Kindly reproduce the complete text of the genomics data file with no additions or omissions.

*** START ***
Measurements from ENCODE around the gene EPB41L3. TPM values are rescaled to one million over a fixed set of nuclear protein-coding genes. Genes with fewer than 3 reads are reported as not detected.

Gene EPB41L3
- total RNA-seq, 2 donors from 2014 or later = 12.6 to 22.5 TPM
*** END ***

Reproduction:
Measurements from ENCODE around the gene EPB41L3. TPM values are rescaled to one million over a fixed set of nuclear protein-coding genes. Genes with fewer than 3 reads are reported as not detected.

Gene EPB41L3
- total RNA-seq, 2 donors from 2014 or later = 12.6 to 22.5 TPM